Jump-starting regeneration of injured nerves
Unlike in many other animals, injured nerve fibres in the mammalian central nervous system do not regenerate – at least not spontaneously. A lot of research has gone in to finding ways to coax them to do so, unfortunately with only modest success. The main problem is that there are many reasons why central nerve fibres don’t regenerate after an injury – tackling them singly is not sufficient. A new study takes a combined approach to hit two distinct molecular pathways in injured nerves and achieves substantial regrowth in an animal model.
Many lower vertebrates, like frogs and salamanders, for example, can regrow damaged nerves quite readily. And even in mammals, nerves in the periphery will regenerate and reconnect, given enough time. But nerve fibres in the brain and spinal cord do not regenerate after an injury. Researchers trying to solve this problem focused initially on figuring out what is different about the environment in the central versus the peripheral nervous system in mammals.
It was discovered early on that the myelin – the fatty sheath of insulation surrounding nerve fibres – in the central nervous system is different from that in the periphery. In particular, it inhibits nerve growth. A number of groups have tried to figure out what components of central myelin are responsible for this activity. Myelin is composed of a large number of proteins, as well as lipid membranes. One of these, subsequently named Nogo, was discovered to block nerve growth. This discovery prompted understandable excitement, especially because an antibody that binds that protein was found to promote regrowth of injured spinal nerves in the rat. (It even prompted a film, Extreme Measures, with Gene Hackman and Hugh Grant – an under-rated thriller with some surprisingly accurate science and some very serious medical malfeasance).
Unfortunately, the regrowth in rats that is promoted by blocking the Nogo protein is very limited. Similarly, mice that are mutant for this protein or its receptor show very minor regeneration. What is observed in some cases is extra sprouting of uninjured axons downstream of the spinal injury site. This can lead to some minor recovery of function but it’s really remodelling, rather than regeneration.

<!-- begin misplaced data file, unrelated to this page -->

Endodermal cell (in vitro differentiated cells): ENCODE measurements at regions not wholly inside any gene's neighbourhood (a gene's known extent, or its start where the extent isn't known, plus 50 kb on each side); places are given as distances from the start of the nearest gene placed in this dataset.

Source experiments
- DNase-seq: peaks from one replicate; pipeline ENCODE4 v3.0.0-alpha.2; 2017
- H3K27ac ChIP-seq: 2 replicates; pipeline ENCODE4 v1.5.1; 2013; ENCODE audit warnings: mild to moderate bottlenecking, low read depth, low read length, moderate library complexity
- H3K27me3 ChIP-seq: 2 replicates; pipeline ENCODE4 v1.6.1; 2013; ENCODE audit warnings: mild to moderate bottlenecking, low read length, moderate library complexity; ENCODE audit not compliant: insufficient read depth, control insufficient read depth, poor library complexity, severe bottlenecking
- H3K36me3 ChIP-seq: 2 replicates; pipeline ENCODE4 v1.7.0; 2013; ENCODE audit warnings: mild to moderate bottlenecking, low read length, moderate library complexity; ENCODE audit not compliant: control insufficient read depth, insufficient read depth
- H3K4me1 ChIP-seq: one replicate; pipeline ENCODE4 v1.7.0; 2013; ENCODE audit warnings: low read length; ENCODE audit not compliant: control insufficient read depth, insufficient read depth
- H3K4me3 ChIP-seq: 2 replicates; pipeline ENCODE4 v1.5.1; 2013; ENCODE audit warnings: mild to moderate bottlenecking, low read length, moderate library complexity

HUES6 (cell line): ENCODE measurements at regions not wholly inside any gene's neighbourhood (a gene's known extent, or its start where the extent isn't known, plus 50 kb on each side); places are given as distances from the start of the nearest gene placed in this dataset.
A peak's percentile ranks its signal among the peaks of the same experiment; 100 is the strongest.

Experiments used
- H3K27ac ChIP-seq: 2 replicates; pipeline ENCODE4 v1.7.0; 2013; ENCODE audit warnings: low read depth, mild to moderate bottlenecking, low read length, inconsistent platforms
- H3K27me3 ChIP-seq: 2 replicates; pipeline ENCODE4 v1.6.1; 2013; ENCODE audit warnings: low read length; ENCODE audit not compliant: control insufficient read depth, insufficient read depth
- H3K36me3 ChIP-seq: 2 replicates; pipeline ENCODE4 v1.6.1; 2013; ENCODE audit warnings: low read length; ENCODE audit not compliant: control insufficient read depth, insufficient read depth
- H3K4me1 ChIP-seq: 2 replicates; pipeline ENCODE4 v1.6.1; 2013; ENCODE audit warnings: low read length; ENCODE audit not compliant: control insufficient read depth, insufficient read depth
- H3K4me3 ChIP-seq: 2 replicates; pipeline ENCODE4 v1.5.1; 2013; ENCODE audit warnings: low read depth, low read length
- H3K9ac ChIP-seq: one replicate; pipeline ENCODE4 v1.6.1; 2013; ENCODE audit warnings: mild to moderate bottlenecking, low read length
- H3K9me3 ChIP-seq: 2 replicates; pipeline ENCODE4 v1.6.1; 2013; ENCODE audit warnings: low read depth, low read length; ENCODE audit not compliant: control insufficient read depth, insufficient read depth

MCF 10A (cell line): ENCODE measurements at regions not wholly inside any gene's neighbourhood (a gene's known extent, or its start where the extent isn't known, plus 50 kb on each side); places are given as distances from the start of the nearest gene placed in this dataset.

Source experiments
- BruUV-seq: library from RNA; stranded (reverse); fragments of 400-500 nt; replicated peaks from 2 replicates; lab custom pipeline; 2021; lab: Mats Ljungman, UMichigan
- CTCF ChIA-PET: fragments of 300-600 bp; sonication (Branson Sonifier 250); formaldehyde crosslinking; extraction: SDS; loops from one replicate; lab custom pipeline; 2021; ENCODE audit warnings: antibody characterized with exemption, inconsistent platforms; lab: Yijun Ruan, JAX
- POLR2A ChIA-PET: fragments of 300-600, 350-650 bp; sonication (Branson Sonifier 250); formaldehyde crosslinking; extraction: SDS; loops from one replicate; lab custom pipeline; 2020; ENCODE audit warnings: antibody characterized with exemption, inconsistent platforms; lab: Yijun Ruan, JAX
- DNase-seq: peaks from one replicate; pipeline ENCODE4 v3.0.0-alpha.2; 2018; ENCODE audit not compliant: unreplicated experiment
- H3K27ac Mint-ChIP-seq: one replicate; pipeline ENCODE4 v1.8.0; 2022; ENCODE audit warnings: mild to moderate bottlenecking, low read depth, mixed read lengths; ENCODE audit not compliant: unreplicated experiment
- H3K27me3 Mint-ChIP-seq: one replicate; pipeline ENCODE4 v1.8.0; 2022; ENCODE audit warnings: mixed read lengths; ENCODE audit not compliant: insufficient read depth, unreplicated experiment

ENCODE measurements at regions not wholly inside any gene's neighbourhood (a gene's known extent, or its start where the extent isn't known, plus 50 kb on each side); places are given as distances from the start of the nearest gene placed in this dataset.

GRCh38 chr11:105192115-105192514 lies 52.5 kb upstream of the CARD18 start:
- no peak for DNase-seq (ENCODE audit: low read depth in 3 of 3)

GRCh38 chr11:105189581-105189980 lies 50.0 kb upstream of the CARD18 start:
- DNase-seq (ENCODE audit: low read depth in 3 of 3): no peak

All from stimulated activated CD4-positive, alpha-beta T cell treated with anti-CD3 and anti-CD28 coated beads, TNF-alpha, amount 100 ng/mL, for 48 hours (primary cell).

But it does suggest an answer to the question: why would we have evolved a system that seems actively harmful, that prevents regeneration after an injury? Well, first, the selective pressure in mammals to be able to regenerate damaged nerves is probably not very great, simply because injured animals would not typically get the chance to regenerate in the wild. And second, it suggests that the function of proteins like Nogo may not be to prevent regeneration but to prevent sprouting of nerve fibres after they have already made their appropriate connections. A lot of effort goes in to wiring the nervous system, with exquisite specificity – once that wiring pattern is established, it probably pays to actively keep it that way.
There are a number of reasons why blocking the Nogo protein does not allow nerves to fully regenerate. First, it is not the only protein in myelin that blocks growth – there are many others. Second, the injury itself can give rise to scarring and inflammation that generates a secondary barrier. And third, neurons in the mature nervous system may simply not be inclined to grow. (Not only that – the distances they may have to travel in the fully grown adult may be orders of magnitude longer than those required to wire the nervous system up during development. There are nerves in an adult human that are almost a metre long but these connections were first formed in the embryo when the distance was measured in millimetres.)
This last problem has been addressed more recently, by researchers asking if there is something in the neurons themselves that changes over time – after all, neurons in the developing nervous system grow like crazy. That propensity for growth seems to be dampened down in the adult nervous system – again, once the nervous system is wired up, it is important to restrict further growth.
Researchers have therefore looked for biochemical differences between young (developing) neurons and mature neurons that have already formed connections. The hope is that if we understand the molecular pathways that differ we might be able to target them to “rejuvenate” damaged neurons, restoring their internal urge to grow. The lab of Zhigang He at Harvard Medical School has been one of the leaders in this area and has previously found that targeting either of two biochemical pathways allowed some modest regeneration of injured neurons. (They study the optic nerve as a more accessible model of central nerve regrowth than the spinal cord).